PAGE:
PLoS ONE 01/2012; 7(11):e48855. · 3.53 Impact Factor
  • [Show abstract] [Hide abstract]
    ABSTRACT: Genetical genomics, or genetic analysis applied to gene expression data, has not been widely used in plants. We used quantitative cDNA-AFLP to monitor the variation in the expression level of cotton fiber transcripts among a population of inter-specific Gossypium hirsutum × G. barbadense recombinant inbred lines (RILs). Two key fiber developmental stages, elongation (10 days post anthesis, dpa), and secondary cell wall thickening (22 dpa), were studied. Normalized intensity ratios of 3,263 and 1,201 transcript-derived fragments (TDFs) segregating over 88 RILs were analyzed for quantitative trait loci (QTL) mapping for the 10 and 22 dpa fibers, respectively. Two-thirds of all TDFs mapped between 1 and 6 eQTLs (LOD > 3.5). Chromosome 21 had a higher density of eQTLs than other chromosomes in both data sets and, within chromosomes, hotspots of presumably trans-acting eQTLs were identified. The eQTL hotspots were compared to the location of phenotypic QTLs for fiber characteristics among the RILs, and several cases of co-localization were detected. Quantitative RT-PCR for 15 sequenced TDFs showed that 3 TDFs had at least one eQTL at a similar location to those identified by cDNA-AFLP, while 3 other TDFs mapped an eQTL at a similar location but with opposite additive effect. In conclusion, cDNA-AFLP proved to be a cost-effective and highly transferable platform for genome-wide and population-wide gene expression profiling. Because TDFs are anonymous, further validation and interpretation (in silico analysis, qPCR gene profiling) of the eQTL and eQTL hotspots will be facilitated by the increasing availability of cDNA and genomic sequence resources in cotton.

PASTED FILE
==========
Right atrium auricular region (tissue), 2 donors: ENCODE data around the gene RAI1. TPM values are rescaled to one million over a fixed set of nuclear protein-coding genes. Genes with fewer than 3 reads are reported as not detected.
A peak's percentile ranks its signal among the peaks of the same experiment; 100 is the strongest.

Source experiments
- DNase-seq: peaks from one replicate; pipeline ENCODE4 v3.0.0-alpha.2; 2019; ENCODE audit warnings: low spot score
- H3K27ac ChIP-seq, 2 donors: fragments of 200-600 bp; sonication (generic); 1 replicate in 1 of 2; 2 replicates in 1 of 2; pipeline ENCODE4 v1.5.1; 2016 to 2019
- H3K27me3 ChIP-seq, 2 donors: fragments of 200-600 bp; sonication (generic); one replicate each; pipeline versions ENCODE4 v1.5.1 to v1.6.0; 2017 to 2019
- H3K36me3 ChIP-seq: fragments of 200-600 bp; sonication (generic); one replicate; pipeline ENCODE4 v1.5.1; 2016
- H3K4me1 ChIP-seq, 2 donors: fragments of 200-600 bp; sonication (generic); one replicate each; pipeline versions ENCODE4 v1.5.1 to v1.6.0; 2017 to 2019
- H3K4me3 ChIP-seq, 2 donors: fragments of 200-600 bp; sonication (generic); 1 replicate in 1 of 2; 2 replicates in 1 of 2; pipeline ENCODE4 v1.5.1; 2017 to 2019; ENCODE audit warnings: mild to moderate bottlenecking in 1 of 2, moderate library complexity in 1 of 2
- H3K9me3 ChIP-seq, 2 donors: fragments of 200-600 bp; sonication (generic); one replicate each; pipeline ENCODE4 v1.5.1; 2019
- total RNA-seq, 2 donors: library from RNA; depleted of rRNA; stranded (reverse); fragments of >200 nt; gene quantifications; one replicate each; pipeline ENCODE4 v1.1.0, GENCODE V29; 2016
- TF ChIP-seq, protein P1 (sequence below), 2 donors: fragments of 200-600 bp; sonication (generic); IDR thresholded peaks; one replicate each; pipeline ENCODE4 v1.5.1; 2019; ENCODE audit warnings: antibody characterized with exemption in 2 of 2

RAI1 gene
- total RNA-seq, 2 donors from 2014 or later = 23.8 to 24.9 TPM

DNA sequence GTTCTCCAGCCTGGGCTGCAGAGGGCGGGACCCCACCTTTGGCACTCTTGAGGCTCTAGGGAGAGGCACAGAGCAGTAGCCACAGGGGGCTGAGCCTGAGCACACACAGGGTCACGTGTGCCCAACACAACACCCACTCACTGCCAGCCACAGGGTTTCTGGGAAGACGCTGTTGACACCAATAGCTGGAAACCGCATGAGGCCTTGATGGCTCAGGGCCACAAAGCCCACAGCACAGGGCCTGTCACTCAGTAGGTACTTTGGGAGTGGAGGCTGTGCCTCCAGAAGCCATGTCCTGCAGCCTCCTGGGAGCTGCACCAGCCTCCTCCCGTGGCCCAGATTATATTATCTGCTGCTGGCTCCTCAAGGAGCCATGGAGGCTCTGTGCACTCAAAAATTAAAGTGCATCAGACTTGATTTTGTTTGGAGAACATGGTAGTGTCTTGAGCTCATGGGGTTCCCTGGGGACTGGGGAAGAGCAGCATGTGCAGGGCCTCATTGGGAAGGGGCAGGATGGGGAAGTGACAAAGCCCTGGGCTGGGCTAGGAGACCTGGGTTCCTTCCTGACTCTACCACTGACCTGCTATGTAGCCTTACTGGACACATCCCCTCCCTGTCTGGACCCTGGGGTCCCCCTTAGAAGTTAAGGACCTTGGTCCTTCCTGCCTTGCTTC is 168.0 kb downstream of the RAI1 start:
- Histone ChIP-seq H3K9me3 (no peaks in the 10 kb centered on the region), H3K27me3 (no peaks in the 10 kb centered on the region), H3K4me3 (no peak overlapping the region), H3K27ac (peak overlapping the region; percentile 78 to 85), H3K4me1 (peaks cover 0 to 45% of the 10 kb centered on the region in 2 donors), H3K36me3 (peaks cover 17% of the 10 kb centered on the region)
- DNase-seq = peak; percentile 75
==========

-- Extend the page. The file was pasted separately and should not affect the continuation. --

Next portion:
Theoretical and Applied Genetics 11/2011; 124(4):665-83. · 3.66 Impact Factor
  • Source
    [Show abstract] [Hide abstract]